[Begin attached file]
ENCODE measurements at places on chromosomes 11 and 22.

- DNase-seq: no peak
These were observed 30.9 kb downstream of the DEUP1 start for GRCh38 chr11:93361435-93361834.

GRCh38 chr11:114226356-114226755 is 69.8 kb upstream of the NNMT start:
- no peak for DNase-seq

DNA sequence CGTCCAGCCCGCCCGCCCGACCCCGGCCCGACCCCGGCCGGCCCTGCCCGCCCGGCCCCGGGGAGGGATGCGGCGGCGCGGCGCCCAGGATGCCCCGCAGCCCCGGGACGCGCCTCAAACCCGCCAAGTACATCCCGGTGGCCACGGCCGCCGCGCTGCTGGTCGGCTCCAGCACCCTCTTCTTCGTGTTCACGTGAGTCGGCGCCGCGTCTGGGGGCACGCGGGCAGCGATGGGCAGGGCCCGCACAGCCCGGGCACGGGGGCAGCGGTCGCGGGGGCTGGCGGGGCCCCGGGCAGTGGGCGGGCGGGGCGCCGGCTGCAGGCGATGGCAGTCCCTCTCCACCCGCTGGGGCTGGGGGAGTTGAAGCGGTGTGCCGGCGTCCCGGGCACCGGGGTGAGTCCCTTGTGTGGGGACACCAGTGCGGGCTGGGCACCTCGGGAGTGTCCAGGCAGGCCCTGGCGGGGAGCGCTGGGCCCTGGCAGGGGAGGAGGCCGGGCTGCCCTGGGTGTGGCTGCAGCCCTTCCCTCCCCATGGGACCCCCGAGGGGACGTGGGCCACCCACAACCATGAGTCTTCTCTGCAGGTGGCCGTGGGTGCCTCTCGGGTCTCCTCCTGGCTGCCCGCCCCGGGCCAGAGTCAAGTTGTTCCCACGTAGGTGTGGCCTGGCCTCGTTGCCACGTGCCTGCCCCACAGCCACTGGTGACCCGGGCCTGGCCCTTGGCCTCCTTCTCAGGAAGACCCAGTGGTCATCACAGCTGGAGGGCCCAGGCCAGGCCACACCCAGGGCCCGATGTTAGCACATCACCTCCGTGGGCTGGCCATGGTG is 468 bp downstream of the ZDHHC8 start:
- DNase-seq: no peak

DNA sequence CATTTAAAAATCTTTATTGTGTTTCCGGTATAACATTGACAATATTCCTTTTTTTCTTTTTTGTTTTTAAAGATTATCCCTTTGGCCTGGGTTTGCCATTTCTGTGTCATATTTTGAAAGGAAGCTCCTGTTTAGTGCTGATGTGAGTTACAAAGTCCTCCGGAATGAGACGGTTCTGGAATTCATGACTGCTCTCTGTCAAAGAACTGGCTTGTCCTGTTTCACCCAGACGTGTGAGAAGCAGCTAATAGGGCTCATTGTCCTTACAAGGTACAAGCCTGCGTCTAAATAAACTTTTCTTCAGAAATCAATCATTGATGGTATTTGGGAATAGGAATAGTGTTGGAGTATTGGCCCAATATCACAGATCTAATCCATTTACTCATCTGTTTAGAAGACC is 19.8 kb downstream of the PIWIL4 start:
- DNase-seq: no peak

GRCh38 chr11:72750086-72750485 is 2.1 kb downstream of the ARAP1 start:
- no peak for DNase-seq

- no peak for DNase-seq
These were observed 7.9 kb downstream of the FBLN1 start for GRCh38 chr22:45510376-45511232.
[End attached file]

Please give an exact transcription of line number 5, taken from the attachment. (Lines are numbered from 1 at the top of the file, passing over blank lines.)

- no peak for DNase-seq